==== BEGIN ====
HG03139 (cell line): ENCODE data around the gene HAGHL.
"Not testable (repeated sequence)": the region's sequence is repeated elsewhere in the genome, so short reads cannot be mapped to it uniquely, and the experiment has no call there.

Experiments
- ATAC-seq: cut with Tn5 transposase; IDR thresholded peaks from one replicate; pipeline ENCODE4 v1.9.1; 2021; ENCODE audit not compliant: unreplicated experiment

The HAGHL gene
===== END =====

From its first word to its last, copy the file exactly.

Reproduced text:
HG03139 (cell line): ENCODE data around the gene HAGHL.
"Not testable (repeated sequence)": the region's sequence is repeated elsewhere in the genome, so short reads cannot be mapped to it uniquely, and the experiment has no call there.

Experiments
- ATAC-seq: cut with Tn5 transposase; IDR thresholded peaks from one replicate; pipeline ENCODE4 v1.9.1; 2021; ENCODE audit not compliant: unreplicated experiment

The HAGHL gene